At the press shop, flat sheet metal parts are turned into high-precision components for the car body. Dust particles or oil residues that remain on the components after forming can easily be confused with very fine cracks, which occur in rare cases during the process. Previous camera-based quality control systems at the BMW Group’s plant in Dingolfing occasionally also identified these pseudo-defects (deviations from the target values, but with no actual fault). With the new AI application, these pseudo-defects no longer occur because the neural network can access around 100 real images per feature – i.e. around 100 images of the perfect component, 100 images with dust particles, another 100 images with oil droplets on the component, etc. This is particularly relevant in the case of the visually close calls that have previously led to pseudo-defects. You can find more information here.

BMW won the Connected Car Pioneer Award 2020 in recognition of its versatile use of AI in production.

Video about the ai control application in the press shop

AI at dealer service desks.

If a BMW customer visits a dealer reporting a problem with their car, the problem needs to be identified quickly and the right solution found reliably. To help them do this, the service employee has the use of a knowledge database, which has been expanded using a powerful software stack to include both an intelligent and scalable search facility and AI (for processing problem cases and knowledge data). AI incorporates context information into the search process, enabling it to flag up identical and similar cases. Added to which, an automatic translation function breaks down the language barrier in the fault analysis process.

 A dealer takes a picture of a BMW with a tablet

AI-based customer interaction in WeChat.

Chatbots help to significantly increase the quality and availability of customer service. In China, BMW Financial Services offers its customers an AI-based chatbot via the widely used WeChat app. The chatbot allows customers to ask questions regarding their personal finance agreement or make changes to their agreement. These bots are first trained to deal with the topics for which most questions are received by the call centre. If the chatbot cannot answer a question, the enquiry is passed to a human member of staff. This means that customers’ most frequently asked questions can be answered quickly and with a consistently high level of quality around the clock. 

Increasing energy efficiency in BMW Group buildings.

Since 2006 the BMW Group has been able to consistently increase energy efficiency at its locations around the world. It has now reached such a high level that identifying further potential for improvement using conventional means is getting more and more difficult. This is where the use of smart data and AI comes into play. The BMW Group systematically processes all the energy-relevant data at its locations so previously undiscovered energy consumption patterns can be established using AI. Weather-related data can also be incorporated into this process, enabling buildings to be heated and cooled more intelligently and efficiently. In a pilot project in Munich, this approach has allowed approximately 1,200 MWh of thermal energy to be saved annually in the IT centre. This equates to the energy consumption of approximately 60 family homes. This experience and a rigorous process of data collection and analysis have also led to positive energy efficiency results at office buildings such as the BMW four-cylinder building, FIZ Projekthaus, Campus Freimann and the dynamics centre at Dingolfing.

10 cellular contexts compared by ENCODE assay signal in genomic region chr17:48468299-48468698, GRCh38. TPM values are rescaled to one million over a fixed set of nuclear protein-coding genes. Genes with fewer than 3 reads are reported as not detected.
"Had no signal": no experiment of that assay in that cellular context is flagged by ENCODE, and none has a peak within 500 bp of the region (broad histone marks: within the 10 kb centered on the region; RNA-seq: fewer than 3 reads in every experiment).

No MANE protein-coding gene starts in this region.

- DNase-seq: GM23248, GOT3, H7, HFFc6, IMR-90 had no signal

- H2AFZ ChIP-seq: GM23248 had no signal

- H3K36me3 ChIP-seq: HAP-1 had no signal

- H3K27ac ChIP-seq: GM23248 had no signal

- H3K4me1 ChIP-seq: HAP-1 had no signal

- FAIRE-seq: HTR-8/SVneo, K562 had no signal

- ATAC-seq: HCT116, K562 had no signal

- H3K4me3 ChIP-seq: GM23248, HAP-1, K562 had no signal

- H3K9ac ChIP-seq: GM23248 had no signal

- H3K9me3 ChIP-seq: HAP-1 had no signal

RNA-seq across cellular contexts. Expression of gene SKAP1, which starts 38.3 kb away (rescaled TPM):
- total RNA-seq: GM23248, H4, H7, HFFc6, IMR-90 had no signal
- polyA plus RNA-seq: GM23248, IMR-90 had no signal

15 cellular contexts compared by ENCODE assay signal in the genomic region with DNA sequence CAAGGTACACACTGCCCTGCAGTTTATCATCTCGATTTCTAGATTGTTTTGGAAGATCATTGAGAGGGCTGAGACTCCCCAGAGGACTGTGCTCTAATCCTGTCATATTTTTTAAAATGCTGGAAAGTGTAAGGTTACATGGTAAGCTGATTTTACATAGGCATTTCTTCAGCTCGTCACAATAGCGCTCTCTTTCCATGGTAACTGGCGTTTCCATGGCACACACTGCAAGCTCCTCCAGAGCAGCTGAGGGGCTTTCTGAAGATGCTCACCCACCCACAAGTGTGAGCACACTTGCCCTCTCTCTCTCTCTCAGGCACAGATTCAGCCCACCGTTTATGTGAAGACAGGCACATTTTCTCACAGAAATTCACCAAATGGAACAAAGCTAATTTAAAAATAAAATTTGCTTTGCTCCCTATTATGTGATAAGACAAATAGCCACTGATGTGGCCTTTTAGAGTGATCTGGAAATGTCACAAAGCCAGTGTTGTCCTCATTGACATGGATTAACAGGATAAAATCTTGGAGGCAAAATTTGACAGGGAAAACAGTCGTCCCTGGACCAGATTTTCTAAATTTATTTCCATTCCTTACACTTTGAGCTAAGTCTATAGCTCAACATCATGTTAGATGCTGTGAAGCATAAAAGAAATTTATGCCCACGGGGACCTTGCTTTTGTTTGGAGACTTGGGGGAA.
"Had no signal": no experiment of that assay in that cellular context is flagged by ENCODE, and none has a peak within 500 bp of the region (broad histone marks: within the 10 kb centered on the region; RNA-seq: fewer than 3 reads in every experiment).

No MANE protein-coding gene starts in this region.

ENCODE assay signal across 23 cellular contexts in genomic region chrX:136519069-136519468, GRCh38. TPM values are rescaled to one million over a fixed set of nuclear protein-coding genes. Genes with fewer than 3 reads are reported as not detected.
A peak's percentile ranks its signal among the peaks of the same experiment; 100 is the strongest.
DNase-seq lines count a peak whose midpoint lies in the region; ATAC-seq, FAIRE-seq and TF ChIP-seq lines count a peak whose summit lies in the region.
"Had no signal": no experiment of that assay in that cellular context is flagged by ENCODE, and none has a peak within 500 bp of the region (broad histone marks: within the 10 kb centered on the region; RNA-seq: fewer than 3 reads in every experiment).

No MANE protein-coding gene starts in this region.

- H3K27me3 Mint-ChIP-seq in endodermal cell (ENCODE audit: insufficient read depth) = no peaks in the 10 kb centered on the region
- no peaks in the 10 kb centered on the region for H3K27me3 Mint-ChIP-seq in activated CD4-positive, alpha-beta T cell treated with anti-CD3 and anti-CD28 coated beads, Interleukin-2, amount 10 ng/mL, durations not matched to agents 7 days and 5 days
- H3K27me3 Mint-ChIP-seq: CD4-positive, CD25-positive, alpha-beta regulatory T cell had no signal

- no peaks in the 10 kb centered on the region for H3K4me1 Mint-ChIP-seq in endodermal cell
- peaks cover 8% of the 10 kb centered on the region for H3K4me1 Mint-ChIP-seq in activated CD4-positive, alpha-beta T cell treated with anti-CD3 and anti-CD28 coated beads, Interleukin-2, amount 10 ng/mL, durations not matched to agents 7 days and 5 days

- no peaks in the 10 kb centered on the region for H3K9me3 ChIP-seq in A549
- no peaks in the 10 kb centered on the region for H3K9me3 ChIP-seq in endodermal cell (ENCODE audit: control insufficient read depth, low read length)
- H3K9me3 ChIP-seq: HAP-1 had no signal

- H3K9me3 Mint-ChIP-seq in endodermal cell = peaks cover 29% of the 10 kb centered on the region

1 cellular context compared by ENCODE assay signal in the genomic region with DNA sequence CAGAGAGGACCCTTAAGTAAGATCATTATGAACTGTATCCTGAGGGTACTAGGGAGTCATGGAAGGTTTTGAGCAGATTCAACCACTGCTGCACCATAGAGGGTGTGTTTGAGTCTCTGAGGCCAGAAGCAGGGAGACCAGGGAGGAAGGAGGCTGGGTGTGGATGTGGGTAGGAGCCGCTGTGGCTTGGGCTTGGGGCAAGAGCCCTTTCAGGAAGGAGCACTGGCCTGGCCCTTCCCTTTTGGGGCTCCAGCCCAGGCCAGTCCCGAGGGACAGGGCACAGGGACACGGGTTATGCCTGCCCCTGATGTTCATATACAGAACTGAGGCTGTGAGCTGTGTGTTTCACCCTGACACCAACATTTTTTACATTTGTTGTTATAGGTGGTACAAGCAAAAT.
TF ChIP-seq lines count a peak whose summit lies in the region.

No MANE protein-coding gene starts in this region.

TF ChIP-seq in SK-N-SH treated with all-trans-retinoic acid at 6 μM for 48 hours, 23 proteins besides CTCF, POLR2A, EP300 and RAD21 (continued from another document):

Side view of a building

Customized Machine Translation (CMT) – machine translation that learns the language of BMW.

The BMW Group is a multinational company with a presence in over 100 countries. Its customers, dealers and employees speak hundreds of languages and there is an enormous daily influx of multilingual texts from external sources. Human translation of all multilingual data does not make sense due to the volume and costs involved. Freely available translation solutions are not permitted for reasons of information protection and often fail to provide the correct translation of technical terms and formulations – the correct “BMW language”. With this in mind, BMW Group IT has developed its own translation solution specialising in BMW texts. BMW Group employees are now feeding over 2,000 sentences into the system every day.

Driver assistance.

AI is the key to automated driving – and is already present in current driver assistance systems such as Driving Assistant Professional. Automation-based functions help customers to drive safely, park and stay connected. On motorways, they can take over longitudinal and lateral guidance of the vehicle for extended periods. The customer remains responsible for the car, but their task is now only to monitor what is happening.

 Cockpit of a BMW with activated driver assistance
 Display of a BMW with activated BMW Intelligent Personal Assistant

BMW Intelligent Personal Assistant.

The BMW Group has revolutionised driving pleasure with the BMW Intelligent Personal Assistant. Introduced in 2019, this intelligent digital on-board companion responds to the prompt “Hey BMW”. The BMW Intelligent Personal Assistant increasingly allows the car to be operated, functions to be accessed and information obtained by voice command alone. This technology enables direct communication and natural interaction with the vehicle – helped by AI.